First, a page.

Medical students' knowledge about the management of chronic obstructive pulmonary disease in Nigeria

Obianuju Beatrice Ozoh, T. Awokola, S. A. Buist

Research output: Contribution to journalArticlepeer-review

5 Scopus citations


SETTING: College of Medicine, University of Lagos, Nigeria. OBJECTIVE: To determine the level of knowledge of medical students regarding the management of chronic obstructive pulmonary disease (COPD). DESIGN: Descriptive cross-sectional survey using a structured questionnaire on risk factors for COPD and some of the diagnostic criteria recommended by the Global Initiative for Chronic Obstructive Lung Disease (GOLD) and treatment options. RESULTS: Among 139 questionnaires analysed, the mean total score (maximum 14) was 8.35 ± 2.75. Based on the opinion of pulmonologists in Nigeria who were considered an appropriate standard, 53 students (38.1%) had good (≥70%), 52 (37.4%) had fair (≥50 to <70%) and 28 (20.1%) had poor knowledge (≥30 to <50%)about COPD management; 76 (54.7%) students were familiar with the GOLD guidelines, and 111 (79.9%) knew that spirometry was the means of confirming a diagnosis of COPD. Most students (93.5%) recognised cigarette smoking as a risk factor for COPD; history of tuberculosis (20.1%) was least recognised as a risk factor for COPD. Thirty-nine (28.1%) students were aware that inhaled steroids and inhaled bronchodilators were the correct options for treatment of stable COPD. CONCLUSION: Knowledge about COPD management among medical students in Nigeria is modest, and familiarity with the content of the GOLD guidelines is inadequate for optimal COPD management. More rigorous training would better equip medical students for COPD management in their careers as doctors.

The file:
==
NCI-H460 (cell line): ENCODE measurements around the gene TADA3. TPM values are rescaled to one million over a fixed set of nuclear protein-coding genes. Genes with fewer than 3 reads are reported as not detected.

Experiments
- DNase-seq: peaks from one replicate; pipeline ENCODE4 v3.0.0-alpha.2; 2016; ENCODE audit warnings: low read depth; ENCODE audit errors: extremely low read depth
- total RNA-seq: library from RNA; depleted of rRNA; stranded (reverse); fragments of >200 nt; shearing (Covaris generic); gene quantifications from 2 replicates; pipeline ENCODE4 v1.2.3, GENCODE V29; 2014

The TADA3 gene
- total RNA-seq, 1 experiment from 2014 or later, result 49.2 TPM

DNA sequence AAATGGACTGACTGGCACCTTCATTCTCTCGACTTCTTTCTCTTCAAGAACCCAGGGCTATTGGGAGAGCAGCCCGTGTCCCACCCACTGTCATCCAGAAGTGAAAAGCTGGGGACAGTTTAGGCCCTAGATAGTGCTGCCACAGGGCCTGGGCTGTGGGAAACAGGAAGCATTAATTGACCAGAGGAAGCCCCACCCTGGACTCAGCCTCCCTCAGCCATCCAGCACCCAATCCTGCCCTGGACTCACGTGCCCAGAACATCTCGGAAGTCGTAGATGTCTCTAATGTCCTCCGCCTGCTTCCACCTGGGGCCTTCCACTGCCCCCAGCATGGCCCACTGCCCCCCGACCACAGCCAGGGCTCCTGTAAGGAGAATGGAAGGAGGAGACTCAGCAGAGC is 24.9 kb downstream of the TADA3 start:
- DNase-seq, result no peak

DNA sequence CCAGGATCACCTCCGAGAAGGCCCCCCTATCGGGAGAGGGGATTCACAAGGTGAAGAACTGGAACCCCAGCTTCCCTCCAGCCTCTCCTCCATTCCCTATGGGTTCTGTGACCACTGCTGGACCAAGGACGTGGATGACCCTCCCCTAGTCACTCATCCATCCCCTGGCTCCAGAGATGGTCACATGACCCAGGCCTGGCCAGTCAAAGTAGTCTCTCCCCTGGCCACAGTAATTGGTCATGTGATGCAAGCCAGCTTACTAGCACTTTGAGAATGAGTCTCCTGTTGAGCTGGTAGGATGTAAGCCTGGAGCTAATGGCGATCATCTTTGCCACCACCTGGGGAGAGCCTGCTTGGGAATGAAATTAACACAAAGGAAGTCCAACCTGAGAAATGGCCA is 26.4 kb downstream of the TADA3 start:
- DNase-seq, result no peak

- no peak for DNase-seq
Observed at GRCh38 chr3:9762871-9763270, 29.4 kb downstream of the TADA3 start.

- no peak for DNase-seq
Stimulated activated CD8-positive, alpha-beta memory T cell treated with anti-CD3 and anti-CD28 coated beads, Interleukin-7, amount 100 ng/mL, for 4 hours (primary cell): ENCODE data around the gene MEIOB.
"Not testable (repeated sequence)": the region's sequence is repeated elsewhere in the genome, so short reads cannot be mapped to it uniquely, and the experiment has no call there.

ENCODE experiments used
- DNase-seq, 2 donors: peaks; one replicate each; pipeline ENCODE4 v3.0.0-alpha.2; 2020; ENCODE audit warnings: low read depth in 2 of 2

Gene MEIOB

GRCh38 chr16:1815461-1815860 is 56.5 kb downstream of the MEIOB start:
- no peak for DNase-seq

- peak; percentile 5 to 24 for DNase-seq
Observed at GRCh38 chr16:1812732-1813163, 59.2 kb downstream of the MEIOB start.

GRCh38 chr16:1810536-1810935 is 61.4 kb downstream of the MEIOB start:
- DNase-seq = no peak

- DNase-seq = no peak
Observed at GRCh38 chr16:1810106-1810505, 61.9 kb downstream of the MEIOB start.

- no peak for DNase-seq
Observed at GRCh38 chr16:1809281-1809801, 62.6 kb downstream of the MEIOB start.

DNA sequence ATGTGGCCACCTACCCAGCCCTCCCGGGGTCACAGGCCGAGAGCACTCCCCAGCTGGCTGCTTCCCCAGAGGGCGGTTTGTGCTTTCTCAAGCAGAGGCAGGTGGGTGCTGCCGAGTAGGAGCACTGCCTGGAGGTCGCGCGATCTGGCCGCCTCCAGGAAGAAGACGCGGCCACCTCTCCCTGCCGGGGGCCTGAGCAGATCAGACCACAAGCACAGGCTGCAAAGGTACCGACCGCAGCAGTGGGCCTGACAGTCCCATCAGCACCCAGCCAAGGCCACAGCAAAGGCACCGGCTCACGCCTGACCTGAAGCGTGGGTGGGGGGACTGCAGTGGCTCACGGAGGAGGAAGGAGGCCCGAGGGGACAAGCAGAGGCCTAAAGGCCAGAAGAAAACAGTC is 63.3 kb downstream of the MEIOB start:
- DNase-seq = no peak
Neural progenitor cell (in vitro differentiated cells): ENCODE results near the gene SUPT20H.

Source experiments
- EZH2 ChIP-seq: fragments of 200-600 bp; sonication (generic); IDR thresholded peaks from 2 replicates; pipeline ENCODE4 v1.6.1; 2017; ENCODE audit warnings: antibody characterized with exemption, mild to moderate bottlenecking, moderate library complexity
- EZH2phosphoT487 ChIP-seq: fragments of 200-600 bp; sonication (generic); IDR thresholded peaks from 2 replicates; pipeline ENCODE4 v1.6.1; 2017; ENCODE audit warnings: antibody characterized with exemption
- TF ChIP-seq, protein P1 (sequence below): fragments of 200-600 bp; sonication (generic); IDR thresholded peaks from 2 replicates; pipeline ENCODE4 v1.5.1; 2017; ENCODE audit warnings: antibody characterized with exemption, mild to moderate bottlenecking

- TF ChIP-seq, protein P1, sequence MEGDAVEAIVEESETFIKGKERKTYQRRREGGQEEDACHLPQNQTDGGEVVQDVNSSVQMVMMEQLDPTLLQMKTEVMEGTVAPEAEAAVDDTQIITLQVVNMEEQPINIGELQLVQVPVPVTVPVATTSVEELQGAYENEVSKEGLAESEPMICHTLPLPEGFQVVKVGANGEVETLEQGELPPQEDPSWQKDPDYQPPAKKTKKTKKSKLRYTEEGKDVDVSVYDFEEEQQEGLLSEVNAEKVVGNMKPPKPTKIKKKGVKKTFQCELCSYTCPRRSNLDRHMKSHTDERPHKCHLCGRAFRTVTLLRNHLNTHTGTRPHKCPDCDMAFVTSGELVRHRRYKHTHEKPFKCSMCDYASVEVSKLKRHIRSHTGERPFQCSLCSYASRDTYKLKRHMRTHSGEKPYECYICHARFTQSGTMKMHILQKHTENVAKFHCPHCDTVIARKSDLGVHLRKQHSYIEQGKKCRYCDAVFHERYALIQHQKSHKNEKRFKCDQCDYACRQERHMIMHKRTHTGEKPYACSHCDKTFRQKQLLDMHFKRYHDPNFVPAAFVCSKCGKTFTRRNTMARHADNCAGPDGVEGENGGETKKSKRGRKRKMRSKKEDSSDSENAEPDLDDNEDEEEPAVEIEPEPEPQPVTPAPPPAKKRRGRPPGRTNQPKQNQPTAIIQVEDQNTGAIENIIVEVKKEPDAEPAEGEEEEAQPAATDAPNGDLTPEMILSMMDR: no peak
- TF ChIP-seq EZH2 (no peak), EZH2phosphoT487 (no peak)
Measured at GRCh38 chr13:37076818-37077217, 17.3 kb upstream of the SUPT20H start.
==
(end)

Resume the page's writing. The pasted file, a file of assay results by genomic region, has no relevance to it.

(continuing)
Original languageEnglish (US)
Pages (from-to)117-121
Number of pages5
JournalInternational Journal of Tuberculosis and Lung Disease
Issue number1
StatePublished - Jan 1 2014


  • Africa
  • Attitude
  • Diagnosis
  • Practice

ASJC Scopus subject areas

  • Pulmonary and Respiratory Medicine
  • Infectious Diseases


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